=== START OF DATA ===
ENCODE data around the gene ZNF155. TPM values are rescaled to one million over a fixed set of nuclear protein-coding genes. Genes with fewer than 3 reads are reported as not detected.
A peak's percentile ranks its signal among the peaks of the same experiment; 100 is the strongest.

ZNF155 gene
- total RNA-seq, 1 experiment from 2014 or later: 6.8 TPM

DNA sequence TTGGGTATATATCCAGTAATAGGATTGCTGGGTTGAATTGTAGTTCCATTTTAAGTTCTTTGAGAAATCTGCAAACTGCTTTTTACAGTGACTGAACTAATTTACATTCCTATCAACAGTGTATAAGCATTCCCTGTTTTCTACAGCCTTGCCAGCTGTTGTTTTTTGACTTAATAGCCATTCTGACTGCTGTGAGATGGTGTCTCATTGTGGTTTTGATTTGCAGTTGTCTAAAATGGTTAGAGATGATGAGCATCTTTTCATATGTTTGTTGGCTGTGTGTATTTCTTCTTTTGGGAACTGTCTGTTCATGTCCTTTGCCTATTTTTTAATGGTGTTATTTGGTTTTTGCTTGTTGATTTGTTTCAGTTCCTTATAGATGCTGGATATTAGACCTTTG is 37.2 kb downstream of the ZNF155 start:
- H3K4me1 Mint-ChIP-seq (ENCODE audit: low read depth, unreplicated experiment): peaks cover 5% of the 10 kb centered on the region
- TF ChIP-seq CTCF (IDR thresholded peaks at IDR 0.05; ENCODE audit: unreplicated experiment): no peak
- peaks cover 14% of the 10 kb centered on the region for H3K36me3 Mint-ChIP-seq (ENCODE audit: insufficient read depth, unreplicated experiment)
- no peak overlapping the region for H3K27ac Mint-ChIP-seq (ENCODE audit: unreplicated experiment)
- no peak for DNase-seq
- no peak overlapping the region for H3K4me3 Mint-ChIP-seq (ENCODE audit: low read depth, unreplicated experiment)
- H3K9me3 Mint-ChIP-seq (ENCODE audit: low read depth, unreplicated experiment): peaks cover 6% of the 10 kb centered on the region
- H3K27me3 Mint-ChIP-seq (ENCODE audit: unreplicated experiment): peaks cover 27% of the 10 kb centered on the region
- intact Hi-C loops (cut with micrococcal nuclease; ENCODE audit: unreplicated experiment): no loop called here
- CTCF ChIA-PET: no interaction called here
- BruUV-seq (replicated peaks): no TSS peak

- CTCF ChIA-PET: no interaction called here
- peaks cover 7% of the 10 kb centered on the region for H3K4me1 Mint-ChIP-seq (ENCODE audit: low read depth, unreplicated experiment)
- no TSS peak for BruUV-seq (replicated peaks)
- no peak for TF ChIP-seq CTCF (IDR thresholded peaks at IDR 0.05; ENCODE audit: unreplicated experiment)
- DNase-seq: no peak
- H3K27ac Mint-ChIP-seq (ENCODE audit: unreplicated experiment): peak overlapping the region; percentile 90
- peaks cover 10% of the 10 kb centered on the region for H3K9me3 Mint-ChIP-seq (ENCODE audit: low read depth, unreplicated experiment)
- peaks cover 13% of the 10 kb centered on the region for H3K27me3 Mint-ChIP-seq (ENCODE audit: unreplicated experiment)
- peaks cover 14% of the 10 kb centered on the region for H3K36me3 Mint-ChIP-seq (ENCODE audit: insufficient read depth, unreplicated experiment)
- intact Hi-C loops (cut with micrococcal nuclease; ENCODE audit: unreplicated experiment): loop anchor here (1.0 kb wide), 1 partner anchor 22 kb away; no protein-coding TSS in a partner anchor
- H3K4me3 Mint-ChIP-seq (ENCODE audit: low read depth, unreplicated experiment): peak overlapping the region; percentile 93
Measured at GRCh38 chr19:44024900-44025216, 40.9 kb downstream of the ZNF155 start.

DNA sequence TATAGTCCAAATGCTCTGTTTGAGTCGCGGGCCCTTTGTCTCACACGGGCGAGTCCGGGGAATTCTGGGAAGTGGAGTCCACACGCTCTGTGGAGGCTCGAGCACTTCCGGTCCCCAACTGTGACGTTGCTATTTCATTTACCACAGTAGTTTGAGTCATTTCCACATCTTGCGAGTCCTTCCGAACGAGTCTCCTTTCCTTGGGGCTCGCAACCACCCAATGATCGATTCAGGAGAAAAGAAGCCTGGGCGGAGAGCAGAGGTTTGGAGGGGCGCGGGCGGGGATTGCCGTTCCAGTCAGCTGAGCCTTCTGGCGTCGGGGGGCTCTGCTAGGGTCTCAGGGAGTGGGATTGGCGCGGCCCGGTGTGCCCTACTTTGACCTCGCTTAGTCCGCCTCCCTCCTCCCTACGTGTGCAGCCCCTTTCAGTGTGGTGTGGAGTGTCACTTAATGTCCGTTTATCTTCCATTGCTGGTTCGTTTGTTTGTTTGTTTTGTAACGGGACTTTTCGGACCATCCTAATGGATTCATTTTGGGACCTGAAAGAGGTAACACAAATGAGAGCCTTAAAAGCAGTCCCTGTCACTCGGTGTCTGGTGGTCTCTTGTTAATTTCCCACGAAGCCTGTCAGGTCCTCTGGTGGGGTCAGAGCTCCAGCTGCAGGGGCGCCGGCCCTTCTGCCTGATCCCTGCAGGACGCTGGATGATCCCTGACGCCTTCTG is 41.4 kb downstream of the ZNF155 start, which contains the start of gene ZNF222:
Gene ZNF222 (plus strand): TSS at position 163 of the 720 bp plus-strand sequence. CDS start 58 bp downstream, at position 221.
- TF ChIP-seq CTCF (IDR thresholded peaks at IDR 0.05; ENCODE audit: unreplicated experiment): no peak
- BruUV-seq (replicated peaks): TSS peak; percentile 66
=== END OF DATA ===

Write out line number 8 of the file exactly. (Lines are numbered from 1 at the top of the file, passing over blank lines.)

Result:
- peaks cover 14% of the 10 kb centered on the region for H3K36me3 Mint-ChIP-seq (ENCODE audit: insufficient read depth, unreplicated experiment)